The Dreyfus affair was one of the most disgraceful in French history. Alfred Dreyfus was an obscure captain in the French army who came from a Jewish family that had left its native Alsace for Paris when Germany annexed that province in 1871. In 1894, papers discovered in the office of a German military attache made it appear that a French military officer was providing secret information to the German government. Dreyfus came under suspicion, and the army authorities declared that his handwriting was similar to that on the papers. Despite his protestations of innocence, he was found guilty of treason in a secret court martial, during which Dreyfus was denied the right to examine the evidence. The army stripped him of his rank and he was sentenced to life imprisonment. By 1896, the generals involved knew Commandant Ferdinand Esterhazy was the culprit, but it took 12 years for Dreyfus's conviction to be overturned.
The case underscored the bitter divisions in late 19th-century France between monarchists and republicans, the right and left, the Catholic Church and the army, and was tainted by the whiff of anti-Semitism. In 1898, the French novelist Emile Zola wrote J'Accuse in defence of Dreyfus. The article led to the author being tried for criminal libel. Public passion was aroused, as the political right and the leadership of the Catholic Church - both of which were openly hostile to the Republic - declared the Dreyfus case to be a conspiracy of Jews and Freemasons designed to damage the prestige of the army and, thereby, destroy France.
The Danish artist Henrik Plenge Jakobsen has used the case as the starting point for his installation at the South London Gallery, where he has transformed the space into a black-and-white mise-en-scene that melds something of Peter Greenaway's film The Draughtsman's Contract with the optical art of Bridget Riley.
To make sure that we know we are in the 17th century, the sound of a harpsichord and an organ lend a period flavour. A court bench and a judge's chair provide the seating to view The Mineral Judges, a video in which three fictional characters in legal gear and wellies search for "evidence" in the mud-flats of the Thames. Separate showcases house sculptural installations entitled The Bank of Evidence, The Bank of England, The European Central Bank and The Bank of Accusations, assembled from buckets of gravel, mud and detritus, euro coins, dollar bills and beer cans. Spades and a judge's wig appear as other "exhibits".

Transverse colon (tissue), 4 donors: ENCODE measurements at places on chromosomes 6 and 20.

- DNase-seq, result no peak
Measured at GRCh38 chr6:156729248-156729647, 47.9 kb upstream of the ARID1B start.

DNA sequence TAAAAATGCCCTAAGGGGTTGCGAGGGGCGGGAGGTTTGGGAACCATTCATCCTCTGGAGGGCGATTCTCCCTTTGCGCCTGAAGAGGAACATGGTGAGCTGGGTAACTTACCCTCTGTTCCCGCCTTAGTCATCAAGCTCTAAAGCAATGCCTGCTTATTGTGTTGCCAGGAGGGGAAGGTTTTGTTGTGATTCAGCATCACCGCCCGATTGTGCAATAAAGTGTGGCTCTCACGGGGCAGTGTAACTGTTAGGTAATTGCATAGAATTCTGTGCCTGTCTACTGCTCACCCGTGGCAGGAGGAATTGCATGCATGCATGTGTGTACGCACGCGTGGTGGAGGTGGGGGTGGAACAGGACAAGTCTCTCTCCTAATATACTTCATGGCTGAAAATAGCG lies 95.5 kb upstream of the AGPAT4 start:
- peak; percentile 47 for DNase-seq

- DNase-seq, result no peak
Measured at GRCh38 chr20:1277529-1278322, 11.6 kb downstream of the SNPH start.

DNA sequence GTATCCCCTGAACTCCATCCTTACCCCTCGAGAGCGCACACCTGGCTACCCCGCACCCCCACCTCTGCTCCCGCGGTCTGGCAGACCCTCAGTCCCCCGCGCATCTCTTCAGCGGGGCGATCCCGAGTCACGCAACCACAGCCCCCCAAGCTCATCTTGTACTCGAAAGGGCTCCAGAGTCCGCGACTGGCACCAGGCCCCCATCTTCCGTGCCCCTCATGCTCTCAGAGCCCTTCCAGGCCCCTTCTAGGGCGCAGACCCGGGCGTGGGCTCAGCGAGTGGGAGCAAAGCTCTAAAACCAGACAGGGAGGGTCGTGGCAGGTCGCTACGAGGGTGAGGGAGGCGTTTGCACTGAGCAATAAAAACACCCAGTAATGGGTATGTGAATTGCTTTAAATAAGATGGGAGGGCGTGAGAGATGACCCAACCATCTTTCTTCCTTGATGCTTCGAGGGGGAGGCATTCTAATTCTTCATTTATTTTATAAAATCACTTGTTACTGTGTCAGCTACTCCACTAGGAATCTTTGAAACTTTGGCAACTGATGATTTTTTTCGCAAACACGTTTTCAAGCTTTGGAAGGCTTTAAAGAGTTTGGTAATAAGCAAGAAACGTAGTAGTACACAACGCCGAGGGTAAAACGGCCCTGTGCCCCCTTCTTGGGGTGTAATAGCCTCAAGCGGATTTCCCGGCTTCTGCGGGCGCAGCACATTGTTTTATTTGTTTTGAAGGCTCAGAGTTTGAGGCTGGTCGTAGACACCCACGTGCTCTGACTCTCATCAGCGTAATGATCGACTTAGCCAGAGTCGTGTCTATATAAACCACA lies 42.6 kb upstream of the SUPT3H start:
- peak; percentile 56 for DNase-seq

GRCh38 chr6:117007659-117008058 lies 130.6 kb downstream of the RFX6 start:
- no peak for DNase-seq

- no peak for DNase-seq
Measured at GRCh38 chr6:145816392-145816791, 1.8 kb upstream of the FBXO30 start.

In the centre of the space is a large stage painted in black and white, with loudspeakers, keyboards, a turntable and an amplifier. On the opposite wall are rows of black-and-white vinyl EPs of music by Purcell and something by Jakobsen. Fixed in rows along the wall, the discs look like the blank faces of an impassive jury.
The press release urges us to believe that Jakobsen "draw[s] parallels between Zola's letter and the current climate of fear and suspicion generated in an environment of political spin". But without all the attendant commentary, the piece would not really be intelligible; it just does not deliver what it sets out to do and simply claims too much. Three guys dressed up as judges digging in the mud of the Thames and a pile of dollars bills do not make a political critique; and it is unclear who is being accused and of what. Any parallels between the Dreyfus affair and, say, the illegal incarcerations at Guantanamo Bay are just too wide and insufficiently signalled within the work itself.
While it is commendable in these times of cultural indifference towards politics that any artist should feel the need to become involved in current debates, Jakobsen's offering adds up to little more than a critique of the funny wigs worn by the English judiciary and something vague about the pervasive power of the dollar.
Henrik Plenge Jakobsen J'Accuse at the South London Gallery from 14 January to 27 February 2005